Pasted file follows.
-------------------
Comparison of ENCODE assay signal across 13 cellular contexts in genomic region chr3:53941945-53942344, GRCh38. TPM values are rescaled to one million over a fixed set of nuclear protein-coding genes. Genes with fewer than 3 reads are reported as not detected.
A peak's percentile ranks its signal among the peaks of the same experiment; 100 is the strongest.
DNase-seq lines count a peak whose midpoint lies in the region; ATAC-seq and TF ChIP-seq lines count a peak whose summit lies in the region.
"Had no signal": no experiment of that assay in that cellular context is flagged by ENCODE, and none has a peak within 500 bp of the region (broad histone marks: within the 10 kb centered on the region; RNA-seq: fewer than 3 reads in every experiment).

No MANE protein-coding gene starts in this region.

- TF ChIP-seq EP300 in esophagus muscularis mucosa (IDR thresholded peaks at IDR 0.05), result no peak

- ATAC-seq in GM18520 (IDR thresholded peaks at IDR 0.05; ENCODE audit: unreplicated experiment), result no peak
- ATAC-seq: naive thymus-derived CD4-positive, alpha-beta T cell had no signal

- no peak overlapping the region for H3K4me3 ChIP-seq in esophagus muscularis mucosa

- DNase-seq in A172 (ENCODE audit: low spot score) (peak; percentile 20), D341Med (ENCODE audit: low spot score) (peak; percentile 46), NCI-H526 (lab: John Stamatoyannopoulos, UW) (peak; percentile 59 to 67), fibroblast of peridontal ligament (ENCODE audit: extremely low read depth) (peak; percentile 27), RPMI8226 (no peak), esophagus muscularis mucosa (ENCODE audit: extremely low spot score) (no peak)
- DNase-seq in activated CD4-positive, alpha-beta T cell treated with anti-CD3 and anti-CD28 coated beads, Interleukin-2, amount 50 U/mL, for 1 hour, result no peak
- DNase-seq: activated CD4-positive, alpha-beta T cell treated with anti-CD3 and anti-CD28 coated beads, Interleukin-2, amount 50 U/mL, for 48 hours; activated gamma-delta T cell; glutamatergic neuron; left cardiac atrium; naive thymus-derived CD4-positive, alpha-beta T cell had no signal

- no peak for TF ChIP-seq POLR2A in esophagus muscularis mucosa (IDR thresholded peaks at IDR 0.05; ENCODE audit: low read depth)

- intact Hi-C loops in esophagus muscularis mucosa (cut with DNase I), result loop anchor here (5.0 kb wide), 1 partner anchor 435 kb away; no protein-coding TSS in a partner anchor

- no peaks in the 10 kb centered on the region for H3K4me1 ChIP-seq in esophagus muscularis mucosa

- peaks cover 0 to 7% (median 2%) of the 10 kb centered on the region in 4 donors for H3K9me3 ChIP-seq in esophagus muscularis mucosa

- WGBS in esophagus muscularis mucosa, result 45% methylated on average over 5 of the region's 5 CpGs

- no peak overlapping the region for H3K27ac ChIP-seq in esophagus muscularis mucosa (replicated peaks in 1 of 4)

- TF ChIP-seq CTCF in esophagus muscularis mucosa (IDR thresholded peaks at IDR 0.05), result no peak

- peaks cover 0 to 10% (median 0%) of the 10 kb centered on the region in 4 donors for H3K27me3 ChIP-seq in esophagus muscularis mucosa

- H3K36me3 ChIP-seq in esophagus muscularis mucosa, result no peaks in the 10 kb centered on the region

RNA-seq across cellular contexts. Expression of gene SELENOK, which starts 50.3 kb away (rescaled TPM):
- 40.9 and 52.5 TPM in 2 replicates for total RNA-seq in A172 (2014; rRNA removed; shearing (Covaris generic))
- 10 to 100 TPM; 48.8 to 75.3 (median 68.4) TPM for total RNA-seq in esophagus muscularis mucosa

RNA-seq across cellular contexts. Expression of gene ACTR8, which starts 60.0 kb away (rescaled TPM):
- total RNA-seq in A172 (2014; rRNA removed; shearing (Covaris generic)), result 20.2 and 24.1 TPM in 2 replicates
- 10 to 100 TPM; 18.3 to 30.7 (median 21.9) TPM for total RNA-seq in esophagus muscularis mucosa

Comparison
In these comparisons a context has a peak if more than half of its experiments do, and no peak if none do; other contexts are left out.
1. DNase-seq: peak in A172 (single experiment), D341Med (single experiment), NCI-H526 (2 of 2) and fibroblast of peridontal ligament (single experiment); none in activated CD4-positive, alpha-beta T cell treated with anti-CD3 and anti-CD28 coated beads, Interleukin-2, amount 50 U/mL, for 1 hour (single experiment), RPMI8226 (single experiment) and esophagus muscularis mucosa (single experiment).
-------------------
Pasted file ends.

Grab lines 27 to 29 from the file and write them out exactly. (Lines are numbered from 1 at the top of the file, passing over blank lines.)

- 10 to 100 TPM; 18.3 to 30.7 (median 21.9) TPM for total RNA-seq in esophagus muscularis mucosa

Comparison
In these comparisons a context has a peak if more than half of its experiments do, and no peak if none do; other contexts are left out.